Continued from A slight hitch. It was on Friday February 13th 2009 that mum collapsed with a UTI and ended up in a nursing home after 3 weeks in hospital. As it had a 3-star CSCI (now CQC) rating, I thought that life would improve for her. Boy, was I wrong!
Due to me being depressed for about 6 months, I didn't deal with the endless litany of problems that mum's friend reported to me other than pass them on the the Home Manager for action. As there was no other nursing homes in the area that had a 3-star rating, both mum & I were stuck between a rock and a hard place.
Luckily, I broke out of the vicious circle of depression, crap diet, more depression, more crap diet etc. Then I saw the BBC documentary about Sir Gerry Robinson trying to "fix" dementia care homes. It wasn't just an eye-opener to Sir Gerry. It was an eye-opener to me, too. The programme showed me the difference between good nursing homes and crap nursing homes. Sadly, the nursing home that mum was in fell into the "crap" category, despite charging over £800 per week. I can't name names as I don't want to be sued.
I started to complain more vocally about the poor standard of care at mum's home but things weren't getting any better. One day, I bumped into the activities co-ordinator who was looking glum so I asked her what the matter was. She told me that she was leaving as she couldn't stand working there any more. I asked her what work she would be doing after leaving and she told me that she would be working as activities co-ordinator in a new nursing home that hadn't yet opened. I got the details off her and I was round there like a shot!
The upshot is that I am moving mum to the new nursing home when they are able to take her. In the meantime, I got the mobile number of an MD of the company that runs mum's current nursing home and complained to her. I had a meeting with the MD and two Operations managers and I thought that things would improve. Boy, was I wrong!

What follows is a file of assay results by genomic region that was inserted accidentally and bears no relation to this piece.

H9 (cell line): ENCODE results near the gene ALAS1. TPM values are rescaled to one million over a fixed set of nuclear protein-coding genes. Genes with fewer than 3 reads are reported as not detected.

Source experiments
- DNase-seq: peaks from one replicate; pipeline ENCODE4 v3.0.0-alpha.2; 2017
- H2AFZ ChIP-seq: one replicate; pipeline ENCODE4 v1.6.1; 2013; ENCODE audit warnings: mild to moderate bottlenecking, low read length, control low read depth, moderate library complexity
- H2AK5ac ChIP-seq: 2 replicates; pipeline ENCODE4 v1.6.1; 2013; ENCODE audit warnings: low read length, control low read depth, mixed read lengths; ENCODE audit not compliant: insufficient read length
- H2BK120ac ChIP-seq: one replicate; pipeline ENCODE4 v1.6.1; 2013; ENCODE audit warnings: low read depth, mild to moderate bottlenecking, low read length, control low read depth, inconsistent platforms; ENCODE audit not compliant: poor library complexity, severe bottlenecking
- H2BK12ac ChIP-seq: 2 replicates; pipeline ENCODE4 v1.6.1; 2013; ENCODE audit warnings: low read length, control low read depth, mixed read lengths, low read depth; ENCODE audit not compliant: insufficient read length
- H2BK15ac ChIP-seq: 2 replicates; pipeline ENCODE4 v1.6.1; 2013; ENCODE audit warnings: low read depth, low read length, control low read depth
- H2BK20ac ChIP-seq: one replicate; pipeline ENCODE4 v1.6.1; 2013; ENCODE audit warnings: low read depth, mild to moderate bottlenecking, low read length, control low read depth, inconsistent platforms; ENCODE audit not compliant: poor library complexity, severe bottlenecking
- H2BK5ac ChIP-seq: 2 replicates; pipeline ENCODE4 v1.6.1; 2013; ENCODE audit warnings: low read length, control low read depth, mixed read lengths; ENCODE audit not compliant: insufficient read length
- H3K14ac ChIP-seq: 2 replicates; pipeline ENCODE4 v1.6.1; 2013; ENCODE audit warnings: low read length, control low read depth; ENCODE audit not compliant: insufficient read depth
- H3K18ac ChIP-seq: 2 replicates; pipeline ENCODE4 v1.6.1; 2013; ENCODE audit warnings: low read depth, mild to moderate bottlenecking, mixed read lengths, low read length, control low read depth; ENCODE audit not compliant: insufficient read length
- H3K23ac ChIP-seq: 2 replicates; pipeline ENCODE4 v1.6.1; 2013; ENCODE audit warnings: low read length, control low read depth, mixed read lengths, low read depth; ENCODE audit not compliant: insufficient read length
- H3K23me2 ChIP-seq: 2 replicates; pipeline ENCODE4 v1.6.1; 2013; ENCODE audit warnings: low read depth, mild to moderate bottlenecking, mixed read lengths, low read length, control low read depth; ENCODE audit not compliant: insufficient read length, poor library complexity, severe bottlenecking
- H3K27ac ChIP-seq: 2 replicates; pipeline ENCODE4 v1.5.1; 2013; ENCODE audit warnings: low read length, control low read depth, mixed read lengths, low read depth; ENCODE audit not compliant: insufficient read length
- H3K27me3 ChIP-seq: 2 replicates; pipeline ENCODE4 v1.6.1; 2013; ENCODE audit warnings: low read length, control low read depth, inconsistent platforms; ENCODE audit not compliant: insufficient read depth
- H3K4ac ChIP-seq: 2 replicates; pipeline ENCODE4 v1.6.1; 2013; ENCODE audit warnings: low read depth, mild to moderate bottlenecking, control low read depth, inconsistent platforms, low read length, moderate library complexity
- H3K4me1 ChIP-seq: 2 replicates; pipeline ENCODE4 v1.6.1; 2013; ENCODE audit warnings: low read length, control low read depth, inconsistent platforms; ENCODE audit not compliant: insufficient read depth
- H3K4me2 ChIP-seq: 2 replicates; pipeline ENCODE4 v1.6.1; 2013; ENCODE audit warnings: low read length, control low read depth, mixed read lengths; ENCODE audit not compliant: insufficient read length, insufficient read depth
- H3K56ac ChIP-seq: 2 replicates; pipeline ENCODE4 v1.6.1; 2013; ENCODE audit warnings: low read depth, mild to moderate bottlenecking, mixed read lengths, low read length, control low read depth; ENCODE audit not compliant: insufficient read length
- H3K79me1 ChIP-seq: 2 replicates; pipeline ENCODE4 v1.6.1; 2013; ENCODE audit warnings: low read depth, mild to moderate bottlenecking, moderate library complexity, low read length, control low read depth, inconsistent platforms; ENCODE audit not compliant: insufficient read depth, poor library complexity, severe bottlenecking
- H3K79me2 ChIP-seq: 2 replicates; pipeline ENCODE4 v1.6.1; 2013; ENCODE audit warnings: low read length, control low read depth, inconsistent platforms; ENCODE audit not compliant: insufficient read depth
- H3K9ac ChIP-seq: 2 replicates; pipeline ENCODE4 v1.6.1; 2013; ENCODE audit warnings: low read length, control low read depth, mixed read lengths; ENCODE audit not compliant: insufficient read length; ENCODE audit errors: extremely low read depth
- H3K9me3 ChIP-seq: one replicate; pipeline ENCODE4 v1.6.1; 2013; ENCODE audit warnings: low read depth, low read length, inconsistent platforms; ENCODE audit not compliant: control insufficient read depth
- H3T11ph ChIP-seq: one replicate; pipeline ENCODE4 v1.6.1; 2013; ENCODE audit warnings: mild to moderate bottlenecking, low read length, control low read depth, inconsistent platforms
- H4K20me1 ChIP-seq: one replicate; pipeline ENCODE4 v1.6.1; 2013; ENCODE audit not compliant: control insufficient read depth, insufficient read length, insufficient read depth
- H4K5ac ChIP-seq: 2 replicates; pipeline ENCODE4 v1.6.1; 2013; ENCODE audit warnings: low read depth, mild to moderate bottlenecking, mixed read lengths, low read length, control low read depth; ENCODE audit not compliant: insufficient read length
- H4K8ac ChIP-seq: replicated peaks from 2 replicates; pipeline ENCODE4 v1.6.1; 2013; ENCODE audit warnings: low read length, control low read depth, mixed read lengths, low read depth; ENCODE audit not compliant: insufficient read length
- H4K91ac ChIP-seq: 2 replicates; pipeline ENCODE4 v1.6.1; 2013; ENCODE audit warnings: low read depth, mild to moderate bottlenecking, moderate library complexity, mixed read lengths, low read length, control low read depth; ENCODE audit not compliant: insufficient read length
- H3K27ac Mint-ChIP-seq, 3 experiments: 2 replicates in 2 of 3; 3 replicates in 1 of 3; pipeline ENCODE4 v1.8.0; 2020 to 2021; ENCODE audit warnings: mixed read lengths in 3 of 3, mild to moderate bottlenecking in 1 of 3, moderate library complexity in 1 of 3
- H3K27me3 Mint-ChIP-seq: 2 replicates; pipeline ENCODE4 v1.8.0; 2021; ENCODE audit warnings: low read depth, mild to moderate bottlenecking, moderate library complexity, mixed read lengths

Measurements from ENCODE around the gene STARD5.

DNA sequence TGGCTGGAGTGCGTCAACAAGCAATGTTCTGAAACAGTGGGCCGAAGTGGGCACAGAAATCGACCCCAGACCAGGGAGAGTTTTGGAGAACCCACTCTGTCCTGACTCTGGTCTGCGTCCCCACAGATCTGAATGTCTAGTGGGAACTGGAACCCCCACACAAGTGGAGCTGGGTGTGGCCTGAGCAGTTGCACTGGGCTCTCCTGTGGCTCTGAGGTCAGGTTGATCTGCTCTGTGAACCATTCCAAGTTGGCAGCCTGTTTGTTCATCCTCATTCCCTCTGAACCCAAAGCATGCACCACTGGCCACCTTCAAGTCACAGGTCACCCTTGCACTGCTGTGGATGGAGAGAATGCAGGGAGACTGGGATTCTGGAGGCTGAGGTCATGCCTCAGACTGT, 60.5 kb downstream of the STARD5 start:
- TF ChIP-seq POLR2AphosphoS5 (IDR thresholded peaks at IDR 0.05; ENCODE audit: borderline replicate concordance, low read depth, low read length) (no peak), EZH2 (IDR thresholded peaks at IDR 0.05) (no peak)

After yet more complaints from mum's friend and finding that the MD was on holiday, I reached the end of my tether and sent a complaint to the CQC, who contacted the Home Manager, who almost certainly contacted head office. I got an e-mail from the Senior Operations manager inviting me to another meeting, where I was metaphorically savaged for being "aggressive" and "intimidating" to staff at the nursing home. I am as aggressive and intimidating as a dead sheep! The next point will be of interest to anyone that has Power of Attorney.
Not a lot of people know this (myself included), but Enduring Power of Attorney gives you the authority to act on someone's behalf for property and financial affairs ONLY. I had no authority over mum's personal welfare and so all of the supplements that I had put her on to help her mental function were stopped pending investigation by an NHS dietician despite mum's GP O.K.'ing me to supply them.
The only way that I can have authority over mum's personal welfare is to become her Deputy, which means applying to the Court of Protection. COP1, COP1B, COP2, COP3 & COP4 are the relevant forms, plus COP44A as I would apply for fee exemption on the grounds of low income.
I also have to register my Enduring Power of Attorney with the Office of the Public Guardian, as mum's mental faculties are such that she can no longer make important decisions for herself. You need the Enduring Power of Attorney registration pack (ZIP 0.94MB).
I also contacted the Social Services Access Team to report mum as a vulnerable person at risk. There's going to be a "robust" meeting next week.
Continued on A slight hitch, Part 3.